* Raytheon, L-3 boost year profit forecasts
* L-3 plans spinoff, following Northrop, ITT
* Sales pressure seen
* L-3 shares up 2 pct, Raytheon edges up (Adds background, updates shares)
L-3, which has faced activist investor pressure to shed underperforming assets, said it plans a tax-free spinoff of part of its government services segment into a new company that will focus on systems engineering and technical assistance [ID:nL3E7IS30W].
The spinoff is expected to take place next year. The new company, to be called Engility, will have sales of about $2 billion and a workforce of some 10,000.
Defense contractors, challenged by tightening global budgets and planned U.S. troop withdrawals from the Middle East, are moving to shed non-core divisions and acquire companies with niche technologies to enhance their growth prospects.
Earlier this year, Raytheon bought cybersecurity firm Applied Signal Technology to expand its reach in intelligence gathering. Northrop Grumman Corp (NOC.N) spun off its ship operations in March, and ITT Corp (ITT.N) expects to spin off water and defense divisions by year-end.
“L-3 is the third defense company to go down the spin route (after Northrop and ITT), and investors have applauded these prior moves,” RBC Capital Markets analyst Robert Stallard said in a note to clients.
L-3 said the spinoff would also help it avoid perceived conflicts of interest in business and that it followed a company strategic review. Relational Investors reported a nearly 6 percent stake in L-3 last month and called on the company to shed low-growth businesses.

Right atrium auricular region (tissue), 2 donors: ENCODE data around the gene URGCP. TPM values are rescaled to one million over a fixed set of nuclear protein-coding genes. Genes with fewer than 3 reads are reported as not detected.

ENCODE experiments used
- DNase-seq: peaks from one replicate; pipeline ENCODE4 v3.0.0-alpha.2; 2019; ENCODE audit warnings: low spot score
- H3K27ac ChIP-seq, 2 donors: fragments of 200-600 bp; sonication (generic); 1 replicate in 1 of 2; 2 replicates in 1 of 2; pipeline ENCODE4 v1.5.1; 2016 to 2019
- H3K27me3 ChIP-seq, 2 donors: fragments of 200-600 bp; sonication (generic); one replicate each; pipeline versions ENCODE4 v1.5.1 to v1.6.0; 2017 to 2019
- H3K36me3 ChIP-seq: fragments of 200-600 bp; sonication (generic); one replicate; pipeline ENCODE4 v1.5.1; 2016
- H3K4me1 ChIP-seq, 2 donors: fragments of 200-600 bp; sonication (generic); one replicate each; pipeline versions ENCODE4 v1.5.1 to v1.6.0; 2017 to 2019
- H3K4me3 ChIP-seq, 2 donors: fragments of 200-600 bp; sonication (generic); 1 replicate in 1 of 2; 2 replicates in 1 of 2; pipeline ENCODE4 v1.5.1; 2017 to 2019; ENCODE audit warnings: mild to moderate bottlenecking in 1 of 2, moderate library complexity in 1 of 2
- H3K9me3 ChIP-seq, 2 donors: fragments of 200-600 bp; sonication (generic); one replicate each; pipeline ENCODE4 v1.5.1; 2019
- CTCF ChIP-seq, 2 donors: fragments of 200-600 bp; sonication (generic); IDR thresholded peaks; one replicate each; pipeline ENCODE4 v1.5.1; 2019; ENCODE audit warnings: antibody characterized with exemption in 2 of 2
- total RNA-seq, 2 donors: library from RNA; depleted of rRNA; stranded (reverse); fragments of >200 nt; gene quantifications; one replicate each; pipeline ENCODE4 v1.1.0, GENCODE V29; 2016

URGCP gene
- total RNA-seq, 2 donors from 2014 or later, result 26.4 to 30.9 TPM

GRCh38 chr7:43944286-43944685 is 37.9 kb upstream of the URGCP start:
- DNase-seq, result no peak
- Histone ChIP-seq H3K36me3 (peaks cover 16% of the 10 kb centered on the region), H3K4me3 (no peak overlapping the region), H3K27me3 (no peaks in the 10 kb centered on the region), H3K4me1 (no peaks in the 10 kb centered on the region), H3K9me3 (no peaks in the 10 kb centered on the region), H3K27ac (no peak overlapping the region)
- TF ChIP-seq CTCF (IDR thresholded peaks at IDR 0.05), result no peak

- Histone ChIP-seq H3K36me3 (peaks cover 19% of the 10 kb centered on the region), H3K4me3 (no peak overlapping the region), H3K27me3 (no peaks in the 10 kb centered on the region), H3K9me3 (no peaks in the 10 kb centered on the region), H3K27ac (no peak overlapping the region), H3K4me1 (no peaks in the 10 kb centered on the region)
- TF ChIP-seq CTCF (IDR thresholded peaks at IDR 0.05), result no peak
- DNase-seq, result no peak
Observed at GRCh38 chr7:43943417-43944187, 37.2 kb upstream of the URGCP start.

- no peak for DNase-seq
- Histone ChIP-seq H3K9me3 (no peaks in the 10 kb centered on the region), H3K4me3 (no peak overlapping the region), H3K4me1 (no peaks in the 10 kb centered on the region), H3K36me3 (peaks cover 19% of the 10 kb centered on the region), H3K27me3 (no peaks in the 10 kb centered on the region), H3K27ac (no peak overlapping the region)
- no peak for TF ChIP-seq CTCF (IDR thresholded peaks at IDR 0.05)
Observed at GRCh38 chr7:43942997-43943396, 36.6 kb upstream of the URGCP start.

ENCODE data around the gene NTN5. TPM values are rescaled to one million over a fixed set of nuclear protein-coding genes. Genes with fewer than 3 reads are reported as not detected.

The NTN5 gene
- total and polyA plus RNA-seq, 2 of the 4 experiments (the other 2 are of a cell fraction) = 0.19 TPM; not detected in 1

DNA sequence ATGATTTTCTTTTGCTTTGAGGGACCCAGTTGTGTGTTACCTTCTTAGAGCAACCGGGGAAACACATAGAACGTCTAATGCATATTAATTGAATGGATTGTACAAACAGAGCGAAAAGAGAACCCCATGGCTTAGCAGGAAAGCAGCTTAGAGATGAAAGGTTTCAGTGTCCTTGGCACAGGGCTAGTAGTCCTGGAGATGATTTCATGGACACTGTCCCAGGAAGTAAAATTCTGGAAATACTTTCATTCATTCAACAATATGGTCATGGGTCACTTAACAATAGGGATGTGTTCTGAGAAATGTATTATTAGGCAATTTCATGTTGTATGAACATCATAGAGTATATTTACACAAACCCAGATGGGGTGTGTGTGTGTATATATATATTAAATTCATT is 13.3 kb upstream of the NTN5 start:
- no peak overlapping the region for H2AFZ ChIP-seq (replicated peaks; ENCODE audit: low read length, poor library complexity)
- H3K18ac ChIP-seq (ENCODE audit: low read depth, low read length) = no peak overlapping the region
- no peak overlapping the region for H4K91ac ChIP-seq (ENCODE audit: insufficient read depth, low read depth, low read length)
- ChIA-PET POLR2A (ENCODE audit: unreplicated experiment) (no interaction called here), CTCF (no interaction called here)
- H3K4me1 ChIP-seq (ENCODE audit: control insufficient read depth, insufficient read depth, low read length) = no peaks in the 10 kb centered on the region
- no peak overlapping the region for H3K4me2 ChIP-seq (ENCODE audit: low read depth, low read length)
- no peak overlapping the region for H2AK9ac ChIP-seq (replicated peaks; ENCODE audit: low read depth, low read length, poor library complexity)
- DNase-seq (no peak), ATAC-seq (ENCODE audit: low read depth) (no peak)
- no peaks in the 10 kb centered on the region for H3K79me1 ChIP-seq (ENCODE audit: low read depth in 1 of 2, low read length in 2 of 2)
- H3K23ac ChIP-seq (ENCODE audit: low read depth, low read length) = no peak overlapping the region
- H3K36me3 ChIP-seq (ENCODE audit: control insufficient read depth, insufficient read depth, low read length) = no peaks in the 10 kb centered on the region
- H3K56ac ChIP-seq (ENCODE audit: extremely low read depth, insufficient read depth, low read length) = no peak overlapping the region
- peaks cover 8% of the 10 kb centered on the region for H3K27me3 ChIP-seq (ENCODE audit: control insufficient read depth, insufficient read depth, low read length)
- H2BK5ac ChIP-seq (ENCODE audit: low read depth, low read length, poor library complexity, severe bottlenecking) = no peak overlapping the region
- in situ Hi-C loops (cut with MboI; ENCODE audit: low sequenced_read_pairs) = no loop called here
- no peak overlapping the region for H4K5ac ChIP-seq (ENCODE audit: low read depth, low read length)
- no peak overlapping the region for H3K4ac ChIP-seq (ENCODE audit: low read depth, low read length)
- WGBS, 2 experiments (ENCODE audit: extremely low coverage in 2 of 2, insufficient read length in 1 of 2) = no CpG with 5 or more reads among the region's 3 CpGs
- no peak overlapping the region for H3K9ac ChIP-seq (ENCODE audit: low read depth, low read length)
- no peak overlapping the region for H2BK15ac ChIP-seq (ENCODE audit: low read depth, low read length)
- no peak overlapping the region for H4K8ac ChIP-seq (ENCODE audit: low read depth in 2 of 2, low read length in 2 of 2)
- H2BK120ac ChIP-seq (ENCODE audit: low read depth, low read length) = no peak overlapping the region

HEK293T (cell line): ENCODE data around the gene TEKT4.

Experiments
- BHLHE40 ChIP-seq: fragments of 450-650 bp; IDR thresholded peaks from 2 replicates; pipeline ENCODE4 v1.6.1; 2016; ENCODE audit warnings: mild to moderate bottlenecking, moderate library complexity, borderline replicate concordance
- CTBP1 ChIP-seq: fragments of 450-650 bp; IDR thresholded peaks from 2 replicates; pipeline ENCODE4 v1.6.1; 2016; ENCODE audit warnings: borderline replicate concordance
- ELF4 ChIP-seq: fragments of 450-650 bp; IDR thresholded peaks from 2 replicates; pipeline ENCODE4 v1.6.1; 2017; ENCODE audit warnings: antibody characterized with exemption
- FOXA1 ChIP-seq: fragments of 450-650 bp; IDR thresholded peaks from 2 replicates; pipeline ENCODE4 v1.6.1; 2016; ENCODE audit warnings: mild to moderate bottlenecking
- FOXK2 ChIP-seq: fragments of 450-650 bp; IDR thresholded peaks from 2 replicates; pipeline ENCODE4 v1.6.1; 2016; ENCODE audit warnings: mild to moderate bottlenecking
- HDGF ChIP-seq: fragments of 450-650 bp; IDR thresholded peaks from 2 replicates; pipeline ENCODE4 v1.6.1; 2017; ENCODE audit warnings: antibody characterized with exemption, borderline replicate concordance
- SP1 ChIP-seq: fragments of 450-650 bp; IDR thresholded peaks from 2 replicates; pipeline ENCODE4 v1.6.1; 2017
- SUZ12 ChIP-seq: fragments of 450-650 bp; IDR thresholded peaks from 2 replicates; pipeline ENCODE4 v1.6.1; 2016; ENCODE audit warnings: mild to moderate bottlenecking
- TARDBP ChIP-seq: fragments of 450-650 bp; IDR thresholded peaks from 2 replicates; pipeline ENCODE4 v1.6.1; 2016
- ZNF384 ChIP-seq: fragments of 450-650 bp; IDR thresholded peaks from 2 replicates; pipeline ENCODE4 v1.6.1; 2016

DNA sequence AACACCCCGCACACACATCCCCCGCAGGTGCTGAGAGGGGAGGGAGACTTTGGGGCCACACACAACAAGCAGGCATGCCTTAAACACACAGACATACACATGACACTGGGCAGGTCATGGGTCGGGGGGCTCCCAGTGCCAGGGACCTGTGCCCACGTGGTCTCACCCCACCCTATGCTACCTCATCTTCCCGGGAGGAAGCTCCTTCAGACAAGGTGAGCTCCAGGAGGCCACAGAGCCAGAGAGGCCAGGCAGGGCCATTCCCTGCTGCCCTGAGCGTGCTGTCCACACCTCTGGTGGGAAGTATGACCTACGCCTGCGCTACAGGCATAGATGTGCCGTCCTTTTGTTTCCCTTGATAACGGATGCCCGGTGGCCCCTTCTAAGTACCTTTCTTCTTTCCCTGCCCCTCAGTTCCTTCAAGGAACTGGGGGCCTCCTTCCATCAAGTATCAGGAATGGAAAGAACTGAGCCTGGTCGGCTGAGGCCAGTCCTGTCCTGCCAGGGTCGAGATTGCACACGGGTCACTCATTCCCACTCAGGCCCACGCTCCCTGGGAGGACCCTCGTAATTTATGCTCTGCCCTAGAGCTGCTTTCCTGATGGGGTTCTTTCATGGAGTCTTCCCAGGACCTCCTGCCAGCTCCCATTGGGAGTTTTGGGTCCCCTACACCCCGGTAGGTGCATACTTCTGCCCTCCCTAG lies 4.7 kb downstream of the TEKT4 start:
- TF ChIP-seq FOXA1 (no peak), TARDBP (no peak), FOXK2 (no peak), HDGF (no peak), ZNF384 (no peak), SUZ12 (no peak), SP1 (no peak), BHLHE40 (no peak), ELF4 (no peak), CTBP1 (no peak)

Shares of L-3 were up 2.5 percent to $81.06 in afternoon trade, and Raytheon was up 0.6 percent to $45.26. The Standard & Poor’s Aerospace and Defense index .GSPAERO was up 0.7 percent.
Industry leader Lockheed Martin Corp (LMT.N), General Dynamics Corp (GD.N) and Northrop also beat Wall Street profit estimates this week, benefiting from cost-cutting, acquisitions and divestitures taken to right-size their staffing and expand into higher-margin businesses.
But sales at some defense companies have been hurt by U.S. budget constraints and program terminations. As defense spending slows, that pressure is likely to increase.
L-3 said the loss of logistics contracts and order delays contributed to its 5 percent fall in second-quarter sales [ID:nN1E76Q1NX].
Raytheon, whose products include Patriot missiles, lowered its full-year revenue forecast, citing a better sense of second-half results, but noted solid international demand [ID:nN1E76Q16J].
“We expect the second half to be busy for us, and of course the economic environment puts a cloud over everything,” Raytheon Chief Executive William Swanson said during a conference call. “The (Paris) airshow convinced me that these customers still want what we have.” (Reporting by Karen Jacobs; editing by John Wallace and Gunna Dickson)